Caesalpinia bahamensis

Caesalpinia bahamensis Lam.

Common Names: Bahama Brasiletto

Family: Fabaceae

Habit: Caesalpinia bahamensis grows as a large shrub to small tree up to 5 m in height. The trunk and stems are brownish-grey and are covered with prickles. The leaves are arranged alternately, are pinnately compound, to 30 cm in length with the pinnae in 2-4 pairs each with 3-6 leaflets. The leaflets are obovate with a rounded leaf apex and entire margin.

The complete, perfect, zygomorphic flowers are arranged in racemes that exceed the length of the leaves. The flowers are zygomorphic. There are 5 greenish-yellow sepals in the calyx and 5 greenish-yellow petals in the corolla that are fused at the base. There are 9-10 stamens that exceed the perianth. The fruit is a legume, 5-8 cm in length, turning brown at maturity.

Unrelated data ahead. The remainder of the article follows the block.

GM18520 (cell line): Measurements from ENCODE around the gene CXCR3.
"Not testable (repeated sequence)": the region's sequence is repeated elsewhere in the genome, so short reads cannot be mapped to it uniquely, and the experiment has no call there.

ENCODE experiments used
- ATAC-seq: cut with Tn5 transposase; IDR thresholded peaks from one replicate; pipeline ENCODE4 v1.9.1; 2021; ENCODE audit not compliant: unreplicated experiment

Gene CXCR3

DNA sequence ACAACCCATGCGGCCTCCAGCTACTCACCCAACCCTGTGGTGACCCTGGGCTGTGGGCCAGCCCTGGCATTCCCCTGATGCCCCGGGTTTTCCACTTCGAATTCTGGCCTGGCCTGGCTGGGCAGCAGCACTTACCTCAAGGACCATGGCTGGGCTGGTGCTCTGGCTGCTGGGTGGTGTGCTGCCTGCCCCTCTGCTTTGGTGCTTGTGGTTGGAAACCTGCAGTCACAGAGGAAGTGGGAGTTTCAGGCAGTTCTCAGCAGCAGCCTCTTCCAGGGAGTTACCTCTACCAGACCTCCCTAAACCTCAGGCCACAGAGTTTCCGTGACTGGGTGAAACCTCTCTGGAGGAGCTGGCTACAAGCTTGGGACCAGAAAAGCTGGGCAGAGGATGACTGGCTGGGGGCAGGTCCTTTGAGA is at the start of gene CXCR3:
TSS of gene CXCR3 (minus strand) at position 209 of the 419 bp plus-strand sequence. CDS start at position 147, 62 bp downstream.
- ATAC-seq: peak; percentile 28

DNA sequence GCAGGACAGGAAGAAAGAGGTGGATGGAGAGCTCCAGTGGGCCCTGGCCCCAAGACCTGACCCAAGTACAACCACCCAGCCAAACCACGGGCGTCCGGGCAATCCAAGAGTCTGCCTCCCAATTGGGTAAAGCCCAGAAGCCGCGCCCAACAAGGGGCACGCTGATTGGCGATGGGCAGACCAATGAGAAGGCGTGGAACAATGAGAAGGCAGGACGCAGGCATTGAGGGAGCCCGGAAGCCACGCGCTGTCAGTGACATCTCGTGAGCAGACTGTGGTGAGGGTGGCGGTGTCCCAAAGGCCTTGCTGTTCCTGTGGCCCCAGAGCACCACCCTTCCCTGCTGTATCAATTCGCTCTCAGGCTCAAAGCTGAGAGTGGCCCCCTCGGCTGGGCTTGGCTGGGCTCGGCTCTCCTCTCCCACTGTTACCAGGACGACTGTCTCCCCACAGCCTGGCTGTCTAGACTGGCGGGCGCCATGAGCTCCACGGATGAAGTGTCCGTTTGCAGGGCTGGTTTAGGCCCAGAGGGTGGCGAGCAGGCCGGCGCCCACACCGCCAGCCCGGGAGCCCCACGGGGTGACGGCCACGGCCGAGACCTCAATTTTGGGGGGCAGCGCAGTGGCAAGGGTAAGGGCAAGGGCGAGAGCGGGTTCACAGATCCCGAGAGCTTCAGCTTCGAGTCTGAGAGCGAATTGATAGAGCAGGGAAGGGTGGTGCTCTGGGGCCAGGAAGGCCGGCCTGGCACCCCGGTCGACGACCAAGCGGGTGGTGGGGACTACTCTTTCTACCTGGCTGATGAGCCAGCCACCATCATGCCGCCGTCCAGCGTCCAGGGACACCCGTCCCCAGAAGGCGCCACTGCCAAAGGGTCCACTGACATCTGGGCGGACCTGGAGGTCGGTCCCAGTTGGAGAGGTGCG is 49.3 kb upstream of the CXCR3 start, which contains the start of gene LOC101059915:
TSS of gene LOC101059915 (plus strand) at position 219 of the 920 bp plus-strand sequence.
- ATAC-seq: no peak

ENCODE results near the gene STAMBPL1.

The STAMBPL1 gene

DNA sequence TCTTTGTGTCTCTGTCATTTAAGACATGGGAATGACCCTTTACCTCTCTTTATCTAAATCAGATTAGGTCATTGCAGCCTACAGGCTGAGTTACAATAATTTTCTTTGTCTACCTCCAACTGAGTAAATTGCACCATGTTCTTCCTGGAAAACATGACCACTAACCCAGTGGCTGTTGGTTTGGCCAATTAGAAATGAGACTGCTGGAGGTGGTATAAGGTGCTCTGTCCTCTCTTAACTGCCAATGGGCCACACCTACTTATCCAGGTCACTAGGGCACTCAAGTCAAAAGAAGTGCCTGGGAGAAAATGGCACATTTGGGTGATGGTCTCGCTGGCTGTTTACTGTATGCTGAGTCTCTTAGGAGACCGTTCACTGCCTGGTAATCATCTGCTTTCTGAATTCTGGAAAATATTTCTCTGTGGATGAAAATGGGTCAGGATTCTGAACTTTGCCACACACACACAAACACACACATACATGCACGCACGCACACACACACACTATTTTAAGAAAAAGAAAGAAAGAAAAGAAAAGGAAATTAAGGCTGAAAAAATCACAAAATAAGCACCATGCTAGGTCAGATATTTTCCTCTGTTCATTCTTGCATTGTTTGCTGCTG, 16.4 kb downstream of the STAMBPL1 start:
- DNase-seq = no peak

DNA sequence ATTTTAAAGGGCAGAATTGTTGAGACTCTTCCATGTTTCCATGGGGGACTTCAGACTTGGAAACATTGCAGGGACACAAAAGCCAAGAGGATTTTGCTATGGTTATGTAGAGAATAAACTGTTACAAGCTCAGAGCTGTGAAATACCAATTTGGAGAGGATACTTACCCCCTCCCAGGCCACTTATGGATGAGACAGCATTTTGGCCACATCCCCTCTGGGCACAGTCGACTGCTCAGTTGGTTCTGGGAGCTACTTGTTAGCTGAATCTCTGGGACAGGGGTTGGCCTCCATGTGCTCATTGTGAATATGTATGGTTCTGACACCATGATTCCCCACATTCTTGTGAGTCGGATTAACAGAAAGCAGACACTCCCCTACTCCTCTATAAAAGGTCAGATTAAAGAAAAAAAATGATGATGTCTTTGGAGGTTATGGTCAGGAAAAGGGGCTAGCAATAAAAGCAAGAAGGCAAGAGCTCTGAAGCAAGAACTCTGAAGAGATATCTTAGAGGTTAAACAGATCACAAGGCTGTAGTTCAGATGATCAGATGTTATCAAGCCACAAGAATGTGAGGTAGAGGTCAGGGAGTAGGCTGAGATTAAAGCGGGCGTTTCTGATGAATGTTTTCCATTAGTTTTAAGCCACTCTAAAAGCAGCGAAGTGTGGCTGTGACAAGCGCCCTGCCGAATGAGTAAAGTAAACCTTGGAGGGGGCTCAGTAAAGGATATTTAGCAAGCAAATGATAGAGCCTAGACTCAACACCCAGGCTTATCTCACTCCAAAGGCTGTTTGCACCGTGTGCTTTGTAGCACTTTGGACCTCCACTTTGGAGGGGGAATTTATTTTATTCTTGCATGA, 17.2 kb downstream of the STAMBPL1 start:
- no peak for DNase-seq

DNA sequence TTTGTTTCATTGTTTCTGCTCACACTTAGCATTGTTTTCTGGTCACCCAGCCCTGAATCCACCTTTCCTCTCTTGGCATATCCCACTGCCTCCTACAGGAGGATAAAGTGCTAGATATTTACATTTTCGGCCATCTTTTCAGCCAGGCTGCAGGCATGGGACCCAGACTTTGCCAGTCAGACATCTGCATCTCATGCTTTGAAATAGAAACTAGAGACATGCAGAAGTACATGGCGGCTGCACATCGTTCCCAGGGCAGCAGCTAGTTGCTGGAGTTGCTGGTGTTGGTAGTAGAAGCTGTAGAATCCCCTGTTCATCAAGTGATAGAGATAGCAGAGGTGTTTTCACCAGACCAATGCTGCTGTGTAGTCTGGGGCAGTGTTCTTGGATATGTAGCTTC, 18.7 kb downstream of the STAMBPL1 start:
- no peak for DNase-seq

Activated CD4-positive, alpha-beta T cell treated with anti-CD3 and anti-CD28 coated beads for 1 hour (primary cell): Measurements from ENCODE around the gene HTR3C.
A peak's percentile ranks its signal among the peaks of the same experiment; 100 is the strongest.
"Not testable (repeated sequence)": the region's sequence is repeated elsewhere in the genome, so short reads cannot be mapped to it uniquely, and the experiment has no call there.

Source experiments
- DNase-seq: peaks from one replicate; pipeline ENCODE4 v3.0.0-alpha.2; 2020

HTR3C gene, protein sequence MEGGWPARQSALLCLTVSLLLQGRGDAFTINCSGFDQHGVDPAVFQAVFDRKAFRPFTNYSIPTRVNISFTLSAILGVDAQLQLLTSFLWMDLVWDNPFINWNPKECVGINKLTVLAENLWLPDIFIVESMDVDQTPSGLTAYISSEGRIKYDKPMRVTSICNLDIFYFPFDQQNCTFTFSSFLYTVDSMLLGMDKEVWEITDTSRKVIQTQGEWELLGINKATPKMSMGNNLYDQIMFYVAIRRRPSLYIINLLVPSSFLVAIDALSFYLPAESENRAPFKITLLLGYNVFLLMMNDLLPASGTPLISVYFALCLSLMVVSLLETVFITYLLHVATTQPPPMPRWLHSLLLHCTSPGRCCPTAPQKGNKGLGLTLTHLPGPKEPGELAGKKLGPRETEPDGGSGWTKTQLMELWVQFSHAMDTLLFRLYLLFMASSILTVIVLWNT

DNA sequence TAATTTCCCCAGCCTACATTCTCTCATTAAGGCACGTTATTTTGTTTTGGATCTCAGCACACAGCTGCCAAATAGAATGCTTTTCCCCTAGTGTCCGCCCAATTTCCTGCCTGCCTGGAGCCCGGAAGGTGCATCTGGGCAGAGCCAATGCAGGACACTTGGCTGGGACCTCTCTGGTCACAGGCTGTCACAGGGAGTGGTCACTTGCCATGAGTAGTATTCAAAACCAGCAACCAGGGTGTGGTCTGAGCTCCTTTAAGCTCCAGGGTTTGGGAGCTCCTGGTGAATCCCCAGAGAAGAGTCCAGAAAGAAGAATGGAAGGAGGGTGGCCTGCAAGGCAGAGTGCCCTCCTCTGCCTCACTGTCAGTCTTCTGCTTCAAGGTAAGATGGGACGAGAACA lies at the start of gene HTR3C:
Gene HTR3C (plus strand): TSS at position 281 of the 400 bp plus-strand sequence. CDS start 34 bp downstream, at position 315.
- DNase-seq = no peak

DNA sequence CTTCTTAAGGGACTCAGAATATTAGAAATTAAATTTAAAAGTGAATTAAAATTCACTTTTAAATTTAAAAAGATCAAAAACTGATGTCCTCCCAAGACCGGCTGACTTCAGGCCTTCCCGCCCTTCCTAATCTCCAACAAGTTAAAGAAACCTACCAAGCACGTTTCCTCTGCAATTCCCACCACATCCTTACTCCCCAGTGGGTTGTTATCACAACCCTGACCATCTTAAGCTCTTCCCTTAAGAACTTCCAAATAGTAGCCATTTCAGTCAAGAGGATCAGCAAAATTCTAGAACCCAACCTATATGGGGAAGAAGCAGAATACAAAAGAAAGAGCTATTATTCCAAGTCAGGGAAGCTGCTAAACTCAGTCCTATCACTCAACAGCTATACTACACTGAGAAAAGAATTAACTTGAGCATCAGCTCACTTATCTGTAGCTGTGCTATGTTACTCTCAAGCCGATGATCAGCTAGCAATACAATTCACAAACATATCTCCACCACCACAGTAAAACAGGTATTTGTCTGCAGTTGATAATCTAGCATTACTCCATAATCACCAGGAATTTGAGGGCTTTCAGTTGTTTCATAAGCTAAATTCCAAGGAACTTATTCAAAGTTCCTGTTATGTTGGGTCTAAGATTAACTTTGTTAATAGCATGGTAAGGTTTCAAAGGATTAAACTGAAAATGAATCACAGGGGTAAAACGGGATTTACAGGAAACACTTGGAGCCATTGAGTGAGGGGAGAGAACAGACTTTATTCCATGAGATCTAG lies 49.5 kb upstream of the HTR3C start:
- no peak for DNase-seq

Habitat: Caesalpinia bahamensis grows in Dry Broadleaf Evergreen Formations –Forest/Shrublands (coppice) as well as an understory shrub in Pine Woodlands.

Distribution: Caesalpinia bahamensis grows through out all islands in the Lucayan Archipelago more commonly in the northern islands as well as in Cuba.

Medicinal/Cultural/Economic usage: Caesalpinia bahamensis has no known medicinal uses in the Lucayan Archipelago. It is closely related to C. vesicaria that has a long cultural and economic history in the Bahamas.